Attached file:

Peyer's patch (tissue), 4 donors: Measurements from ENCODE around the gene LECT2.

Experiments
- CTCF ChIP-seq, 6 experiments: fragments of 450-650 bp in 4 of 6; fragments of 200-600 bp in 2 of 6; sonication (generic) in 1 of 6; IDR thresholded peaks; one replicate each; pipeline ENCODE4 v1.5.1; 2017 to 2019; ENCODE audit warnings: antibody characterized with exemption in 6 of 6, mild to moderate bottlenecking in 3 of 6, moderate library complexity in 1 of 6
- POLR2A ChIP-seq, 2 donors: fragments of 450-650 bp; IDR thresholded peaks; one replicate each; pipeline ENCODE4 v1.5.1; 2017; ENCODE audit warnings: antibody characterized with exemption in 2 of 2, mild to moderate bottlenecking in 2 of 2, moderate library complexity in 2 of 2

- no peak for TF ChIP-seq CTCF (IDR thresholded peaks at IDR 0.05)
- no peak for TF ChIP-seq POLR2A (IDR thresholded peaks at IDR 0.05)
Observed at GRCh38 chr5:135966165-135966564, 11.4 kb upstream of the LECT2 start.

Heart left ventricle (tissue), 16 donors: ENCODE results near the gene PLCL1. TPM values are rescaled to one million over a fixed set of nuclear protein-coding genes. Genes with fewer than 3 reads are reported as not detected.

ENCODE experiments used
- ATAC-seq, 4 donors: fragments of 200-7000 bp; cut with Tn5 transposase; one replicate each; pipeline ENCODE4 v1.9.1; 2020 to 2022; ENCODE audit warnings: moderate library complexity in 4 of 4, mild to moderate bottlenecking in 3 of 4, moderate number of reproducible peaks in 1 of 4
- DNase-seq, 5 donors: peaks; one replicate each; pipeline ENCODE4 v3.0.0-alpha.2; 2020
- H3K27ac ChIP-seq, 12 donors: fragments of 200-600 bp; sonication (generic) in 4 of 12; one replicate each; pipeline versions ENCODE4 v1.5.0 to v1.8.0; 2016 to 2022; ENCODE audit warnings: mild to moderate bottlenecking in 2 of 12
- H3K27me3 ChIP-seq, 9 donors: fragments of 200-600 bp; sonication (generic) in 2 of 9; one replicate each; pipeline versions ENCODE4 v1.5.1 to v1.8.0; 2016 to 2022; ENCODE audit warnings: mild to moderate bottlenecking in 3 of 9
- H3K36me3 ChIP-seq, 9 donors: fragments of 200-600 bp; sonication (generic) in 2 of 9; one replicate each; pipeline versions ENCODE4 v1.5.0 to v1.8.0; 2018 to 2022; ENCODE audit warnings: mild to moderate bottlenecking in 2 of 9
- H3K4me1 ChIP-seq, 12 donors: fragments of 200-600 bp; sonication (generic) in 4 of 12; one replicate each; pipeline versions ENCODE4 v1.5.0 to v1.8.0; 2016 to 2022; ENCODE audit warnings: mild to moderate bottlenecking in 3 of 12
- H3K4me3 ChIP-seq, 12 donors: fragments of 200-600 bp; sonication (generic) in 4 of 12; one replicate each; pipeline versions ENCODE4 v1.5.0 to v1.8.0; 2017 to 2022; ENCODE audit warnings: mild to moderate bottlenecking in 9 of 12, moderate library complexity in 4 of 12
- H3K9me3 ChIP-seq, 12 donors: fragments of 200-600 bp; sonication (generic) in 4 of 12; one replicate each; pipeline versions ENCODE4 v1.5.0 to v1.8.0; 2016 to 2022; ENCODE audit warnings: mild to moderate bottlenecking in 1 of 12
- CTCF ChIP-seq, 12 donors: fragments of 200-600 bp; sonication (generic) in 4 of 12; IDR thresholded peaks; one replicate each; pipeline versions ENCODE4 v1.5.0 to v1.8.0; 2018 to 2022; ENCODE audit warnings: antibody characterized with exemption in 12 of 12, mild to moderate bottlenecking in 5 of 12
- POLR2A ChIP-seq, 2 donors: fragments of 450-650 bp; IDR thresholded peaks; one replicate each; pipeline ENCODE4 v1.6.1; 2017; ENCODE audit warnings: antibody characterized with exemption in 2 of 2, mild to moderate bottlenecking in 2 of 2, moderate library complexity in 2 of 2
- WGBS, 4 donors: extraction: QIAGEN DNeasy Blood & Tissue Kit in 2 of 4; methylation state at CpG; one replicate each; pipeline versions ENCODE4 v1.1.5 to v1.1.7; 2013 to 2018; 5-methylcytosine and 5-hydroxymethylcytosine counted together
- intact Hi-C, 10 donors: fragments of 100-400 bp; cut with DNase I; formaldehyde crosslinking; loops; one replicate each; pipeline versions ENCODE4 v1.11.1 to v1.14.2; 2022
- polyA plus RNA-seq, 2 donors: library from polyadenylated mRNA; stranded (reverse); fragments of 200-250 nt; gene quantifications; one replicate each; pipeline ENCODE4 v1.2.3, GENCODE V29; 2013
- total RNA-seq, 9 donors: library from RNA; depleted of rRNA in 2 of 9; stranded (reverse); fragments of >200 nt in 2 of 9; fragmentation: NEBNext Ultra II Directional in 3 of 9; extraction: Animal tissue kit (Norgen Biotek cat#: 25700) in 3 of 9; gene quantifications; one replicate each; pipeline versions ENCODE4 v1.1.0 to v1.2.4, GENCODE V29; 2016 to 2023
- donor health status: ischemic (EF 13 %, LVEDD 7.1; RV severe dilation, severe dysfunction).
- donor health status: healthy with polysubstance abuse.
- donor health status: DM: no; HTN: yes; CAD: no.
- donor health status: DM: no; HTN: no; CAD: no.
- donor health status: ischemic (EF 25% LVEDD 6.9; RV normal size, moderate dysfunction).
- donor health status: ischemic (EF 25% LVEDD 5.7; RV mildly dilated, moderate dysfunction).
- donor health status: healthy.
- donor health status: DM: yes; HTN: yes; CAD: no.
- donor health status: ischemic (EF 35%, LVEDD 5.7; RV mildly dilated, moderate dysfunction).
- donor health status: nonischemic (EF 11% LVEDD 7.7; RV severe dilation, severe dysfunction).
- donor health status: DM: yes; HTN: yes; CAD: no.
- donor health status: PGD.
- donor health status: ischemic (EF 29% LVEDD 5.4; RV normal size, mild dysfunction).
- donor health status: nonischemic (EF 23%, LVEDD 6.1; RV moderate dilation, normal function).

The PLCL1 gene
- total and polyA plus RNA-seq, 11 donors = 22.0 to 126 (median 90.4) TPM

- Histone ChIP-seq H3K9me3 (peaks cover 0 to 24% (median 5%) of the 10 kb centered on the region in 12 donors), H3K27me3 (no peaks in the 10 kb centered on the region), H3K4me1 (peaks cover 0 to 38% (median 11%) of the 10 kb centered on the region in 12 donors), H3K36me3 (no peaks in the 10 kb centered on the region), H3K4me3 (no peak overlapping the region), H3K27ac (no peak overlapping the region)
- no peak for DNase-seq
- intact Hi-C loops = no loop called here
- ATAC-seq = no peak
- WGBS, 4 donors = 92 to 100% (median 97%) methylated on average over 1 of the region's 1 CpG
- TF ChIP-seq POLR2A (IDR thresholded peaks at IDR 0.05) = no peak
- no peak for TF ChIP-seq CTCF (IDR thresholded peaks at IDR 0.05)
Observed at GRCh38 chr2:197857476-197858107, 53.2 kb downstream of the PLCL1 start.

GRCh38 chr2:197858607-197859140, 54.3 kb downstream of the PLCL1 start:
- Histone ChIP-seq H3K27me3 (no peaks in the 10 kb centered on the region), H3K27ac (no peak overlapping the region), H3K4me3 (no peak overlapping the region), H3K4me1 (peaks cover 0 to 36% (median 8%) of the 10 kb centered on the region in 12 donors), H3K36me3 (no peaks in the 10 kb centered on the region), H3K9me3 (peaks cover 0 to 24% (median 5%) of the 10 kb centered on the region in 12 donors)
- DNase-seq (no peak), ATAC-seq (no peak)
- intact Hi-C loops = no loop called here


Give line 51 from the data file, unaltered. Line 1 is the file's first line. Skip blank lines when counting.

- intact Hi-C loops = no loop called here